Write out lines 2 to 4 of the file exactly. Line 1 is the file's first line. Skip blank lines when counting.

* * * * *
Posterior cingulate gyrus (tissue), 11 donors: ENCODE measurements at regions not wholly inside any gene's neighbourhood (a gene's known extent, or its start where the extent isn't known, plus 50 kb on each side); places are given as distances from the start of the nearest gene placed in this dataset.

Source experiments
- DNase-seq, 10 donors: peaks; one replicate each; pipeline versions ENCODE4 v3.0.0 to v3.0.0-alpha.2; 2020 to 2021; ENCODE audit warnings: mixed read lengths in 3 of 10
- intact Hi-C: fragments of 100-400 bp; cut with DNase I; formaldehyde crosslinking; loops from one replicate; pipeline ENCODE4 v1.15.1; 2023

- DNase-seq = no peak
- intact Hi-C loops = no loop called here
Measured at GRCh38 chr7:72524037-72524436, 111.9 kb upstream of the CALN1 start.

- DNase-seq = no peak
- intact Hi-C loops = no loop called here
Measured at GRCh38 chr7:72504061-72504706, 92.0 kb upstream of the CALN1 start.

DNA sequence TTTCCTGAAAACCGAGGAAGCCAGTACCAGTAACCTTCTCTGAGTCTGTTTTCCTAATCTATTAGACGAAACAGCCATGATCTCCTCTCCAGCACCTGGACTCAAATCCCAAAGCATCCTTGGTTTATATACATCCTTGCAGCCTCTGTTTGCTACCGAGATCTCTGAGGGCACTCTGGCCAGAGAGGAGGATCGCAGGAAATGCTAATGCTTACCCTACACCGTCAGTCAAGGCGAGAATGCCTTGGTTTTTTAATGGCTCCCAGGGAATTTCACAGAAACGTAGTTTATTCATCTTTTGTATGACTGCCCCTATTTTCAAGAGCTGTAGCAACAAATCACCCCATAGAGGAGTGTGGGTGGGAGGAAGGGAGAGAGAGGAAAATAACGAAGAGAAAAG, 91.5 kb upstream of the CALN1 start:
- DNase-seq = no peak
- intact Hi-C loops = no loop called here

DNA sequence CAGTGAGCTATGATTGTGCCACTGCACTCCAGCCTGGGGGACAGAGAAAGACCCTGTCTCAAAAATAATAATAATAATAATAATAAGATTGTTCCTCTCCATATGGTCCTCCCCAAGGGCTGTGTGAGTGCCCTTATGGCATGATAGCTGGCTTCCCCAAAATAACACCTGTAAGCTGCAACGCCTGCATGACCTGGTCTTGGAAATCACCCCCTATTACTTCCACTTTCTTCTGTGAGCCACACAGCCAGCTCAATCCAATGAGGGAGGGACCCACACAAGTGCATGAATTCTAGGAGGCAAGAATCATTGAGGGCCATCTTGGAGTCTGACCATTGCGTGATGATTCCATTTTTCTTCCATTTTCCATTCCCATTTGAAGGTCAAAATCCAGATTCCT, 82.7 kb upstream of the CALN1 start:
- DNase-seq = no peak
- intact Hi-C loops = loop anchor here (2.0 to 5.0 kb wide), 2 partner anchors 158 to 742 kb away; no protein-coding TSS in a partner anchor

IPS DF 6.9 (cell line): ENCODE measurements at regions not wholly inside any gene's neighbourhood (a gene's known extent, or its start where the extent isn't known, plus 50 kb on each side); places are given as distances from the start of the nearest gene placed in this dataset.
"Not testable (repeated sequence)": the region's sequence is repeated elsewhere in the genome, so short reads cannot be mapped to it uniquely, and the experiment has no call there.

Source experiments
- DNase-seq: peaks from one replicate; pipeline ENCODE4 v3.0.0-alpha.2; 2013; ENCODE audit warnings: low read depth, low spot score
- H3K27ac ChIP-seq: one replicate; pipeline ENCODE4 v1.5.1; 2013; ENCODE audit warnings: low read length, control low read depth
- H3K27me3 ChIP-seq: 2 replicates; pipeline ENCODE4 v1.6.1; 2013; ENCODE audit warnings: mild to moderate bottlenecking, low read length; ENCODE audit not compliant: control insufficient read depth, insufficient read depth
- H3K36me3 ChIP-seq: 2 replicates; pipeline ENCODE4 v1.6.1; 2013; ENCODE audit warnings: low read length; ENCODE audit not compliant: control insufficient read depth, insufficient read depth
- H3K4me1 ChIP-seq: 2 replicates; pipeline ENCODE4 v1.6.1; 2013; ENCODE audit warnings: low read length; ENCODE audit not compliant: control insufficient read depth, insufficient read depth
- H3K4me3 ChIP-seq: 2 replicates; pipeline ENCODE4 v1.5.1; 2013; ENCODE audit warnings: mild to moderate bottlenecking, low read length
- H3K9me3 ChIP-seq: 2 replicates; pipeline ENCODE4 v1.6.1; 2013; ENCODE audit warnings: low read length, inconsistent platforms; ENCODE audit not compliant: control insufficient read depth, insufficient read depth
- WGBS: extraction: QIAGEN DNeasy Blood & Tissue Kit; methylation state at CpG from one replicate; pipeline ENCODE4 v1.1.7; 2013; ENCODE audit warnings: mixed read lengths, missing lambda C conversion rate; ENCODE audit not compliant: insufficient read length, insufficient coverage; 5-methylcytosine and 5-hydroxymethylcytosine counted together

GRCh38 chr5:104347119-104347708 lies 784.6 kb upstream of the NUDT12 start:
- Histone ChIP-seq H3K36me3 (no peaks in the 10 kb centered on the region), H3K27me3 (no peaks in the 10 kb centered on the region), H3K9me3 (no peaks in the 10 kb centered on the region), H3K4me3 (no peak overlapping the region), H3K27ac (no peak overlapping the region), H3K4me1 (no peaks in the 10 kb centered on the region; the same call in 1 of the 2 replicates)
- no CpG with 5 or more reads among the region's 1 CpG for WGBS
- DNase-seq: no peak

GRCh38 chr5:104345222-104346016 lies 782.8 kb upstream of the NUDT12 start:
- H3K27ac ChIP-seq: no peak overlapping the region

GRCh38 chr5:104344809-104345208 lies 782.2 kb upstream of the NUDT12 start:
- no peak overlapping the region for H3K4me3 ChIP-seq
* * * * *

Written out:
Source experiments
- DNase-seq, 10 donors: peaks; one replicate each; pipeline versions ENCODE4 v3.0.0 to v3.0.0-alpha.2; 2020 to 2021; ENCODE audit warnings: mixed read lengths in 3 of 10
- intact Hi-C: fragments of 100-400 bp; cut with DNase I; formaldehyde crosslinking; loops from one replicate; pipeline ENCODE4 v1.15.1; 2023